Retaining women employees in the Southeast Asian workforce
The economy of South-east Asia assumes a significant position in the global market by continuing its triumphant growth and development over the decades. Despite the presence of 227 world companies with more than $1 billion in revenue, the industrial arena in this region encounters the absence of sufficient women in the workforce. The benefits of education and skill development seem to be irrelevant when it comes to an employment scenario where the participation of women is lesser than anticipated. According to a study conducted by ADB, Asian women are “on average 70 percent less likely than men to be in the labor workforce."
Women have made their presence known in the major South-east Asian industries including the technology companies but are still prone to the issues related to gender diversification in other corporate sectors. The economic growth of an organization owes much to the female employees who play a crucial role in establishing business relations with the regional groups. Presently the female workforce rate of SEA region is 42% which is higher than the global average of 39%. Even though Singapore is representing 89% of women in employment and Philippines is holding the ninth rank in the world for gender equity, improvement is crucial. Generating a flexible working environment for women to incorporate more of them into companies is essential. The statistics from Malaysia and Vietnam with a low female workforce rate of 44 and 48 percent respectively accelerates this demand.
Inclusiveness at the workplace
A working environment which provides adequate freedom and recognizes the value of the employees will be conducive to the productive growth of an organization. The need for a healthy work culture which provides both mental and physical comfort to women for their skill development requires special attention. They should be involved in the decision making processes, given ample opportunities to express their opinions and perspectives. For instance, the representation of women in the senior management level is less compared to the number of women in other posts in the SEA region.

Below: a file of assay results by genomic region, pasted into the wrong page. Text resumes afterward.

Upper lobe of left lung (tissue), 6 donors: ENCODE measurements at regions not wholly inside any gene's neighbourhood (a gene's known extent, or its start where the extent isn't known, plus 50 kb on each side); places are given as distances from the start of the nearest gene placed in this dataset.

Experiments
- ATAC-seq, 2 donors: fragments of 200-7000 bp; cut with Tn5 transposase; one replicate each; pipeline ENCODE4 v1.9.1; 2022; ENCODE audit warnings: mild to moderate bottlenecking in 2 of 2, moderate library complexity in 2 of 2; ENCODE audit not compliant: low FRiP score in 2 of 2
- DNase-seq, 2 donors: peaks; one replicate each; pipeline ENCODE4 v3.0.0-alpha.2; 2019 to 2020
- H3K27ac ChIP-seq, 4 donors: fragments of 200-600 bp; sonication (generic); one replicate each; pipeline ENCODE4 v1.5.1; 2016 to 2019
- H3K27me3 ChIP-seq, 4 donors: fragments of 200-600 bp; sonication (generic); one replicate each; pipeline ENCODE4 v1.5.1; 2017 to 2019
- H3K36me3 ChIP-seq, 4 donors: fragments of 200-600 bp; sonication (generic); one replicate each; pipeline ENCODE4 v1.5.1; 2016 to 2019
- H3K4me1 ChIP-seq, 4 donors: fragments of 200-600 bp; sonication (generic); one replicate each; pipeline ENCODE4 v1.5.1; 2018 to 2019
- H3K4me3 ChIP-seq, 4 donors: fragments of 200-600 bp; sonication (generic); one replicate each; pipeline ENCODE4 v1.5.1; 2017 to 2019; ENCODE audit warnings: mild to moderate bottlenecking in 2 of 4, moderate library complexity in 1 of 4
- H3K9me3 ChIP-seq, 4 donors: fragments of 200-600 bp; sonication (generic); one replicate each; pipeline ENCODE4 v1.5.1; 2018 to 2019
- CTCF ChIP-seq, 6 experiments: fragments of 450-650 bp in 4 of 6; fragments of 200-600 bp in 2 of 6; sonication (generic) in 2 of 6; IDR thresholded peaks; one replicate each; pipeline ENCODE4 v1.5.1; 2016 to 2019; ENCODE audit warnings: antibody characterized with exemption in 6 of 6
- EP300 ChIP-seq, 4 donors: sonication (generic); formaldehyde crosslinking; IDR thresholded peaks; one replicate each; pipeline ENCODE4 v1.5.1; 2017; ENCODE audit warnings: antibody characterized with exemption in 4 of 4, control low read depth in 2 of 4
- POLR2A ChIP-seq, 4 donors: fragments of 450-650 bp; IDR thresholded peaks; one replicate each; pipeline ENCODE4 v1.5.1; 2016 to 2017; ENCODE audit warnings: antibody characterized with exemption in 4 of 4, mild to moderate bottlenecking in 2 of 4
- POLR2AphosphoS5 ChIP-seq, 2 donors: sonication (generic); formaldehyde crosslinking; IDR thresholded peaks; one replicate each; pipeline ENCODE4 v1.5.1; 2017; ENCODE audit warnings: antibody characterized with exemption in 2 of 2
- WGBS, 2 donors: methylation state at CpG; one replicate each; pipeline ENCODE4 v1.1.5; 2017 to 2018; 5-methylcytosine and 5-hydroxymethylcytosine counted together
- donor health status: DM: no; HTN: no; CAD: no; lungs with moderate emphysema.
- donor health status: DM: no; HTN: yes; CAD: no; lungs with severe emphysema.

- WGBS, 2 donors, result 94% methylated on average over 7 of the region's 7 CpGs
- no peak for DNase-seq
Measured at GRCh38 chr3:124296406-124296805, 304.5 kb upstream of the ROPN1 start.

In SEA region women are confined to the traditional roles attributed to them by society and family. Childbearing is one of the main reasons why women decide to leave their jobs due to the lack of child care facilities in the company. Most of the women employees face discrimination on the basis of maternity and are not offered with the provision of maternity leave. They are often restrained to informal works without giving a chance to fulfill their potential in the leadership front. Gender biases in the form of low wages and lower quality jobs which prevent further career advancement are the real problems which cause inconvenience to women to work independently and effectively. Lack of skill development and talent creation, poor female retention rates, denial of promotion and prolonged probation adds to the challenges faced by women in the employment sector. Moreover, they are expected to maintain a compliant attitude in the organization.
For the further growth of a company, the creation of a gender-neutral workspace is inevitable. Flexibility is a key aspect that can offer a quality working environment by recognizing the needs and requirements of the employees. Effective policies have to be formulated and enforced in the organization regarding the women employees and measures should be taken to promote their talent and skills. Acknowledging their contributions and identifying their achievements will help to generate an inclusive workplace where the value of employees is given due importance. The company should give prominence to gender diversification and gender equity by safeguarding women from discrimination and by taking initiatives to build a secure workplace. Equal pay and efficient time distribution, childcare facilities, promotion of skill training and bringing women to leadership roles are practical solutions to the problems faced by women in the employment sector.